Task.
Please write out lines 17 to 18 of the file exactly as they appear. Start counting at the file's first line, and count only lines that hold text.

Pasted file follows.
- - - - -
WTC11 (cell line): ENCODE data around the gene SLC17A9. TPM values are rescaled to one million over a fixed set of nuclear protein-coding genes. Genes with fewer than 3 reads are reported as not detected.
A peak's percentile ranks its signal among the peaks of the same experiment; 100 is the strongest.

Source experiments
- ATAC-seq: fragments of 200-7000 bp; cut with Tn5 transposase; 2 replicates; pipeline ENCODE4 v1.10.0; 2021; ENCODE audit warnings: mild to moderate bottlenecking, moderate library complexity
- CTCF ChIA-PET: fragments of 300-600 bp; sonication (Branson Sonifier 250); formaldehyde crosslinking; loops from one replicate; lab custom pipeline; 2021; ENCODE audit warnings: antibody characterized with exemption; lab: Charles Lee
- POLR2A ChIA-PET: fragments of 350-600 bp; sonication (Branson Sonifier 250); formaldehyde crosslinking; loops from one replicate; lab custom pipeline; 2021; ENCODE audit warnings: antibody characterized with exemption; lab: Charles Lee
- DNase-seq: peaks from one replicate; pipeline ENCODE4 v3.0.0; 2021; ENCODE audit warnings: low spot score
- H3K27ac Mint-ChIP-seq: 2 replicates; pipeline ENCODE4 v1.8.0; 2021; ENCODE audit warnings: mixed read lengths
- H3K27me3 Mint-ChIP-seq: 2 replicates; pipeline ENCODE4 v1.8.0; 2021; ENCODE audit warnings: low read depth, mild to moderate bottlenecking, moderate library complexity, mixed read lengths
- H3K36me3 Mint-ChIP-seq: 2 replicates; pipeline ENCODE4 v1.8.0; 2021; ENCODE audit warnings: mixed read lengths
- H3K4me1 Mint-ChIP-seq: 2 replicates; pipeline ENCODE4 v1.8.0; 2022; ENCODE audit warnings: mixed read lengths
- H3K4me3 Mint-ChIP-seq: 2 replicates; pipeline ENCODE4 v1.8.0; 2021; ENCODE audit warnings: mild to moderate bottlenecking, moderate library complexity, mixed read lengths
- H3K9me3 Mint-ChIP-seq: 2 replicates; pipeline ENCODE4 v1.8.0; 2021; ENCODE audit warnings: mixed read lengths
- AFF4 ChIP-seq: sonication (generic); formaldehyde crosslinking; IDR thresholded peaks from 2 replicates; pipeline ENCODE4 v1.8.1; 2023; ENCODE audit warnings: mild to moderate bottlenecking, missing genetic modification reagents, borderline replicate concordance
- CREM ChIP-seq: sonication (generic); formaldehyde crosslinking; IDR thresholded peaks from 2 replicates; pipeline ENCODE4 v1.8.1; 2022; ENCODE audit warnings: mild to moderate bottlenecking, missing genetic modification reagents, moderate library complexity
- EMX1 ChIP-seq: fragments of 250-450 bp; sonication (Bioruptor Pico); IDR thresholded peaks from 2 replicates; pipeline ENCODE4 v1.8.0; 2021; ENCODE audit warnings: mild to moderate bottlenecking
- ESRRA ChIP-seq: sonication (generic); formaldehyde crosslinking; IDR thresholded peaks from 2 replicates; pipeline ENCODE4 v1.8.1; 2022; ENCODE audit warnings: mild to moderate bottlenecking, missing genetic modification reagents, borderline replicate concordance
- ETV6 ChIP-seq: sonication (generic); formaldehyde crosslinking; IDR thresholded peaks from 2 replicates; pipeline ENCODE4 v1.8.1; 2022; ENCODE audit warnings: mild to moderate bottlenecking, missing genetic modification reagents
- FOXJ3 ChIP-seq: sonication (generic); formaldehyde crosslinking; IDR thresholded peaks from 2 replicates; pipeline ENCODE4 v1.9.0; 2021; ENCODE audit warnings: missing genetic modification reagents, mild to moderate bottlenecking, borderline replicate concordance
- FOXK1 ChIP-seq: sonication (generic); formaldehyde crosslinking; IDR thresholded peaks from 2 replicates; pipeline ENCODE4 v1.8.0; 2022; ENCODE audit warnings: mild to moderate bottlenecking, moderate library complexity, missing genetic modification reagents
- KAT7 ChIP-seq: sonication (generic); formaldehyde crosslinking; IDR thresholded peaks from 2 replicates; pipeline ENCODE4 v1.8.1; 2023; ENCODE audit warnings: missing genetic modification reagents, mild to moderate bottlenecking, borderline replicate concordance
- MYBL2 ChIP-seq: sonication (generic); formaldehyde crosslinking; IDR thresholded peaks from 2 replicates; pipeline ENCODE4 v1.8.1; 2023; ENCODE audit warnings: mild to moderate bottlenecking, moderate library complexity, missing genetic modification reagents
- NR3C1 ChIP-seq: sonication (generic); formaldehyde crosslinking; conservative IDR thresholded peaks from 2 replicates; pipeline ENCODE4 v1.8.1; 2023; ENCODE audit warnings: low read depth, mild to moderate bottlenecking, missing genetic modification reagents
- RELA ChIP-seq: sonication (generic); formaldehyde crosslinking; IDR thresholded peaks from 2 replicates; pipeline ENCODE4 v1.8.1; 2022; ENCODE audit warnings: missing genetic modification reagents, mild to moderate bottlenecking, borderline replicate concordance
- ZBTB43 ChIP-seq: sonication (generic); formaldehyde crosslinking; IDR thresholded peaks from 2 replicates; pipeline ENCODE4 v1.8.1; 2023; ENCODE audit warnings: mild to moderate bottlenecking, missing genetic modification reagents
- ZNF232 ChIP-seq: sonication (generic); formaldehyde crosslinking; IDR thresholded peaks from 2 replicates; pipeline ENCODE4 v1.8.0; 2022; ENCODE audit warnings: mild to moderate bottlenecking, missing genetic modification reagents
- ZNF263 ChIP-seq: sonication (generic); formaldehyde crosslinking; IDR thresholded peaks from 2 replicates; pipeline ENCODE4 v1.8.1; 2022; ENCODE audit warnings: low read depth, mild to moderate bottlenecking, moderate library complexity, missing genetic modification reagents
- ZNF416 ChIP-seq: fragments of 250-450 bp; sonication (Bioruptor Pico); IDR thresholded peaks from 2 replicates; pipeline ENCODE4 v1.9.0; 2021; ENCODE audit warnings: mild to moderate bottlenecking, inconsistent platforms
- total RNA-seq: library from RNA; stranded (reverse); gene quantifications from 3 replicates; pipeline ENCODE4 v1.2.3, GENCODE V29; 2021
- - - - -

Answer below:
- ESRRA ChIP-seq: sonication (generic); formaldehyde crosslinking; IDR thresholded peaks from 2 replicates; pipeline ENCODE4 v1.8.1; 2022; ENCODE audit warnings: mild to moderate bottlenecking, missing genetic modification reagents, borderline replicate concordance
- ETV6 ChIP-seq: sonication (generic); formaldehyde crosslinking; IDR thresholded peaks from 2 replicates; pipeline ENCODE4 v1.8.1; 2022; ENCODE audit warnings: mild to moderate bottlenecking, missing genetic modification reagents